EU legislation on acrylamide is set to be renewed next year, meaning its crunch time for a number of manufacturers who are still producing biscuits and cookies with acrylamide levels above the 350 ppb benchmark level (BML).
Acrylamide is a hot topic for food makers. It has been a year since the European Commission regulation obliging food business operators to apply acrylamide mitigation measures came into force. Kerry Group aims to help manufacturers step up to the mark...
It has been a year since the European Commission Regulation came into force on April 11 2018, obliging food business operators (FBOs) to apply acrylamide mitigation measures. Despite calls for the EU to take a tougher stance, manufacturers are stepping...
An EU vote backing the Commission's proposal to reduce acrylamide in food and drink could see mandatory mitigation action and benchmark levels in place by spring next year, with maximum levels to follow.
As one UK snack firm markets its kale crisps as 'acrylamide-free', we talk to a leading researcher on how to reduce the carcinogenic contaminant in different foods and ask: does acrylamide-free' really exist?
The European Food Safety Authority (EFSA) has published its final opinion on acrylamide in food, reconfirming previous evaluations that it increases the risk of developing cancer for consumers in all age groups.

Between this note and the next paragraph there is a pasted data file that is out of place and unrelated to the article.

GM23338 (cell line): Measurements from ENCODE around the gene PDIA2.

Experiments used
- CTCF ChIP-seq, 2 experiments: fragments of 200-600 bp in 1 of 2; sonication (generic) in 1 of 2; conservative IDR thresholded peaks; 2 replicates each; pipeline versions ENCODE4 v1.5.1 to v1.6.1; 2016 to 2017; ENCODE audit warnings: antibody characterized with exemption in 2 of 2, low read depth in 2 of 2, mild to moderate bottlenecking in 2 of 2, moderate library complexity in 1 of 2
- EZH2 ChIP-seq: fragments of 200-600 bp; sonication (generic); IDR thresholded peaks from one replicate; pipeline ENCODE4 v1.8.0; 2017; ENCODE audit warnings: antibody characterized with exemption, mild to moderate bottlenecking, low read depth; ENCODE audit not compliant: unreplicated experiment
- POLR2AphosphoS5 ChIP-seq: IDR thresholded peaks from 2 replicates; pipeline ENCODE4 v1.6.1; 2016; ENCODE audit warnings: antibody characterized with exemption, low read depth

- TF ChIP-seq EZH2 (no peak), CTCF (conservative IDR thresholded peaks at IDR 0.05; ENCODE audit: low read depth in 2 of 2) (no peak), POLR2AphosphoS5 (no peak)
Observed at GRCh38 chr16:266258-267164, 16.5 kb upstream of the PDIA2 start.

The European Food Safety Authority (EFSA) has said it aims to complete a draft opinion on the toxicity of acrylamide for humans, and open it for public comments, by mid 2014 - with a final scientific opinion scheduled for the first half of 2015.
Acrylamide is a recognised carcinogen that we’ve known is in our food at dangerous levels for a decade. Today, the food industry has tools to mitigate it, but uptake is slow.Industry, beware. This is how scandals are made.
Norwegian firm Zeracryl AS has completed full scale testing of its patented acrylamide reduction process to reduce acrylamide in French fries by up to 90% - but it says companies may be slow to act without regulatory action.
To improve its user friendliness, trade body FoodDrinkEurope has restructured its ‘acrylamide toolbox’ around the three main ingredient types - potatoes, cereals and coffee - that are more commonly associated with the risk of higher formation of the chemical.
Reducing acrylamide content of foods while safeguarding other quality and taste aspects, still remains a challenge for industry, according to a new review of the science supporting reduction techniques.
A European Food Safety Authority (EFSA) survey of acrylamide in food products indicates that voluntary efforts to reduce levels of the carcinogen are working but only in a limited number of food groups.
There is a general trend towards lower levels acrylamide in food products over time, EFSA has observed – but the decrease is not consistent across food groups and for some levels have actually increased.
A snapshot survey of process chemicals in food products sold in the UK has found that potato snacks contained the highest levels of acrylamide, but the impact of initiatives like the CIAA acrylamide toolbox will only really be seen in future surveys.